Anguish Languish

From Wikipedia, the free encyclopedia
Jump to: navigation, search

The Anguish Languish, an ersatz language constructed from English language words, was created by Howard L. Chace, who collected his stories and poems in the book Anguish Languish (Prentice-Hall, 1956).[1] It is not really a language but rather a homophonic transformation created as a work of humor. Example: "Mural: Yonder nor sorghum stenches shut ladle gulls stopper torque wet strainers." This means: Moral: Under no circumstances should little girls stop to talk with strangers.[2]

Chace offered this description: "The Anguish Languish consists only of the purest of English words, and its chief raison d'être is to demonstrate the marvelous versatility of a language in which almost anything can, if necessary, be made to mean something else." His story "Ladle Rat Rotten Hut" is "Little Red Riding Hood" re-written with similar-sounding words substituting for the original folk tale. A professor of French, Chace wrote "Ladle Rat Rotten Hut" in 1940 to demonstrate that the intonation of spoken English is almost as important to the meaning as the words themselves. It was first published in Gene Sherman's "Cityside" column in the Los Angeles Times in 1953, reprinted in the San Francisco Chronicle and in the first issue of Sports Illustrated in 1954.[3][4]

Book[edit]

After Arthur Godfrey read "Ladle Rat Rotten Hut" on one of his programs, thousands of requests for copies of the story prompted the publication of Chace's stories and nursery rhymes in Anguish Languish, illustrated with cartoons by Hal Doremus.[1]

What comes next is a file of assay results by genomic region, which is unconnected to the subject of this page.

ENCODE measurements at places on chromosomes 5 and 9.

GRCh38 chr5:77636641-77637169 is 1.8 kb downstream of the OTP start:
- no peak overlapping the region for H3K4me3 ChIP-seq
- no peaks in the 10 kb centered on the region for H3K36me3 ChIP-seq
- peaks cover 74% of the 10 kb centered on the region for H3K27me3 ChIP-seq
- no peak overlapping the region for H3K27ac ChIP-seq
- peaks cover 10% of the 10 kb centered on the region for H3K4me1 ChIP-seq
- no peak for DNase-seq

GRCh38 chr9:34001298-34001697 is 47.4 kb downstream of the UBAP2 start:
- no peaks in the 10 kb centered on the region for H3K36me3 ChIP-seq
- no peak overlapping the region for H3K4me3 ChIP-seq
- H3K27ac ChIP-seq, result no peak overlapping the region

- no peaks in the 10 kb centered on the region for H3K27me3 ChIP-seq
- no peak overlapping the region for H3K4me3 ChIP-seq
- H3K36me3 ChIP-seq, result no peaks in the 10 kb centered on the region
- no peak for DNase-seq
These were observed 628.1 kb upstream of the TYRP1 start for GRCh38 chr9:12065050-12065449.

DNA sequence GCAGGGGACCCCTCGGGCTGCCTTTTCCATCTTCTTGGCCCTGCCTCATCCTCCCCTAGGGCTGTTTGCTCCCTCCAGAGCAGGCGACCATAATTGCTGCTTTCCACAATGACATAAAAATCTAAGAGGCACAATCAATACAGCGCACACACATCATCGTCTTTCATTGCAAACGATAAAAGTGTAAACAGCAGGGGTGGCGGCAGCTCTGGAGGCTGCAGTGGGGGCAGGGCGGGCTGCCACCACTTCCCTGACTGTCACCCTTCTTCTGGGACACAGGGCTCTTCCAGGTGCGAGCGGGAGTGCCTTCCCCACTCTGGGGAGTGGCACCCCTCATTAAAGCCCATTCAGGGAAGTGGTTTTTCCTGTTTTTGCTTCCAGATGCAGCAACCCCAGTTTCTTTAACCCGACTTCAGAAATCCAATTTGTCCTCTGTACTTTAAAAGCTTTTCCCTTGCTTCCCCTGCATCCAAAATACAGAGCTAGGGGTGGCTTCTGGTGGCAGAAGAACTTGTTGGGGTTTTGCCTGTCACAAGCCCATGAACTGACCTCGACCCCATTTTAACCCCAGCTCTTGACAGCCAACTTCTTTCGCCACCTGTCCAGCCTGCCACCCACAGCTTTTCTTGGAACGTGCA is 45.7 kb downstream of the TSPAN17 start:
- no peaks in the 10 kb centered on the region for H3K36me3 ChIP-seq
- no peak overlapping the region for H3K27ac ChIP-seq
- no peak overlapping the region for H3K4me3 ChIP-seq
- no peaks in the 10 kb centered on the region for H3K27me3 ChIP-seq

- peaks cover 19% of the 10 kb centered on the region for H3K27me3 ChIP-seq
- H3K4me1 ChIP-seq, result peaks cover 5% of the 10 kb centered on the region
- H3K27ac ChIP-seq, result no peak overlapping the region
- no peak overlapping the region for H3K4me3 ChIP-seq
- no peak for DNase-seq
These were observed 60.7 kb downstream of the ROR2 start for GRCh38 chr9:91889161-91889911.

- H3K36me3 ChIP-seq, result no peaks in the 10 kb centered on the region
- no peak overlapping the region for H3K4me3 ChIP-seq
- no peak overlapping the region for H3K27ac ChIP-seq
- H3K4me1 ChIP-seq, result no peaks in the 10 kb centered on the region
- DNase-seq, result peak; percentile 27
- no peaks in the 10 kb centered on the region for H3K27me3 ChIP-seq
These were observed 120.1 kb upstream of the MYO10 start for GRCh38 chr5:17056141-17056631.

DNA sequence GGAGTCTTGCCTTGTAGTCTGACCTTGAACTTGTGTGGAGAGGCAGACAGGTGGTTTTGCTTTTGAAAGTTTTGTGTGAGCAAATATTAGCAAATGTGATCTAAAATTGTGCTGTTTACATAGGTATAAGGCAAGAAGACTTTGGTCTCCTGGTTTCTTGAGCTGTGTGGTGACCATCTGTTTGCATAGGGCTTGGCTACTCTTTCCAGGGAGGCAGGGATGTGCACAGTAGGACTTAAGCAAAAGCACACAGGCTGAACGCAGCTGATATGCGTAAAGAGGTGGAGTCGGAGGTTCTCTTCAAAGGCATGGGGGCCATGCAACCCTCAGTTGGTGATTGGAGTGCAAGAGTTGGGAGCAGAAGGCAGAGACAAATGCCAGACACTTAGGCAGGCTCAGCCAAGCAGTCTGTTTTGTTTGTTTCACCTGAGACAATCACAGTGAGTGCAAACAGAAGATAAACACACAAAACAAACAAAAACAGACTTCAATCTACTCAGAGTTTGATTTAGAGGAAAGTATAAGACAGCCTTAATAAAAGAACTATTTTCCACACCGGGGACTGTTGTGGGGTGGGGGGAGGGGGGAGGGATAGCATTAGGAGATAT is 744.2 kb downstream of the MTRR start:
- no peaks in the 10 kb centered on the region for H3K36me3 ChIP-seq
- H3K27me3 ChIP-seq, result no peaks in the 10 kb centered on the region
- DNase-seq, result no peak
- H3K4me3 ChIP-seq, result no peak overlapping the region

In the Anguish Languish, a single word replaces several in the correct version (e.g., "evanescent" from "if it isn't"), and sometimes several words replace one longer word ("on forger nut" for "unfortunate"). Every word can be found in most collegiate dictionaries, with the exception of "icer" (which is in Merriam-Webster's Unabridged).

Although written with a serious purpose in mind, the humorous aspects cannot be ignored, especially with Chace's additions of phrases not in the traditional stories ("A nervous sausage bag ice!" for "I never saw such big eyes!") and added plot twists.

Bibliography[edit]

See also[edit]

References[edit]

  1. ^ a b Chace, Howard L. Anguish Languish, Prentice-Hall, 1967.
  2. ^ The entire book may be viewed here: "Kevin Rice's ANGUISH LANGUISH PAGE". Retrieved 18 Jan 2013. [dead link]
  3. ^ "Parlor sport". Sports Illustrated: 25–26. 16 August 1954. 
  4. ^ "Events & Discoveries". Sports Illustrated. 20 August 1956. 

Listen to[edit]

External links[edit]